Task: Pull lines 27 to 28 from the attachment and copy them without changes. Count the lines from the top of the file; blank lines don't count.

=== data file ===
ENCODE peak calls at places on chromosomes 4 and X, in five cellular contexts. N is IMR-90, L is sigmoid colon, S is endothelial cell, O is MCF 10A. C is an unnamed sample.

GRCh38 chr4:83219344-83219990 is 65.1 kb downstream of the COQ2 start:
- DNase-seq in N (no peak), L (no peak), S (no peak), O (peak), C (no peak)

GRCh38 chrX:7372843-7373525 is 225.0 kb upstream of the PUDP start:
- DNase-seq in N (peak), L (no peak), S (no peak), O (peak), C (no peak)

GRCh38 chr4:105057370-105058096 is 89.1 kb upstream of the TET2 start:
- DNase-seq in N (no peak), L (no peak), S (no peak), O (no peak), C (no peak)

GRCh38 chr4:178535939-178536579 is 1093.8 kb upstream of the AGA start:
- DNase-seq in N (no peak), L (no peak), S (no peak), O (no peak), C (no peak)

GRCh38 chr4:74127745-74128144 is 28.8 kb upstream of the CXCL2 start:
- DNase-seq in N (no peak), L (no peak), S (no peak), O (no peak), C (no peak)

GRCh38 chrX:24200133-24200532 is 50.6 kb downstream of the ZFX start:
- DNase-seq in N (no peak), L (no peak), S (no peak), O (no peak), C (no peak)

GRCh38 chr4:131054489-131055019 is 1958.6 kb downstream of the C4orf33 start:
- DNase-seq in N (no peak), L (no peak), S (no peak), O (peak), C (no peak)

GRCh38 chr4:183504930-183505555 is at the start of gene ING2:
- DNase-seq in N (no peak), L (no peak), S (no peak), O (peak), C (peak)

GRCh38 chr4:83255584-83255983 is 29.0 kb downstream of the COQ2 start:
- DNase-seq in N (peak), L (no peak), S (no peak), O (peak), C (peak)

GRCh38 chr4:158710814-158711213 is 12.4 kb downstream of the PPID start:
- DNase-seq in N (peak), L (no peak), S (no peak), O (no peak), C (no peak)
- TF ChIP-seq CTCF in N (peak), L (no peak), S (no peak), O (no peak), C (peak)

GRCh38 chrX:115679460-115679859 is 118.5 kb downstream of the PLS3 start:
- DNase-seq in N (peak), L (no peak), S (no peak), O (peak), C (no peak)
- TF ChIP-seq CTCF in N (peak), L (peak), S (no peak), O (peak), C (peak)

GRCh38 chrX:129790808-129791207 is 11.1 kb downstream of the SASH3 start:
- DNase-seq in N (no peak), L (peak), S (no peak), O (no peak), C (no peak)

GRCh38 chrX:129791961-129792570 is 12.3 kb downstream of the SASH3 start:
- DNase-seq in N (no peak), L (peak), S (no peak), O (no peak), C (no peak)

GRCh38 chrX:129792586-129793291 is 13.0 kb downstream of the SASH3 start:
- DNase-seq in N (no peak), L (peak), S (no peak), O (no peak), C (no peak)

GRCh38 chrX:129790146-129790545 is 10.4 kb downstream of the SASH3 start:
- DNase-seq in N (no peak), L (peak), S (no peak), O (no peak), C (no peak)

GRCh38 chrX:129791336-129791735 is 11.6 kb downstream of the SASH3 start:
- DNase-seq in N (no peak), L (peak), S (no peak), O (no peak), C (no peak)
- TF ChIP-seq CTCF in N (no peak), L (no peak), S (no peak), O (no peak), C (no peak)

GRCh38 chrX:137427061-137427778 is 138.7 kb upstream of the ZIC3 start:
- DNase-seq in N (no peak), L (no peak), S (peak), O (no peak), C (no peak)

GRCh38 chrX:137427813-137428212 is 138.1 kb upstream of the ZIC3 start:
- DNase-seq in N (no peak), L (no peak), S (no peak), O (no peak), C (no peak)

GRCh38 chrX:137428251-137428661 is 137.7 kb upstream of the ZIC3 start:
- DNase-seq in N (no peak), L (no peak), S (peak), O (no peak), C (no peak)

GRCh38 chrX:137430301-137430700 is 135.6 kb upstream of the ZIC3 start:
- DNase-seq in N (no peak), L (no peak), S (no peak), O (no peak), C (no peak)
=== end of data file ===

- DNase-seq in N (no peak), L (peak), S (no peak), O (no peak), C (no peak)

GRCh38 chrX:129791961-129792570 is 12.3 kb downstream of the SASH3 start: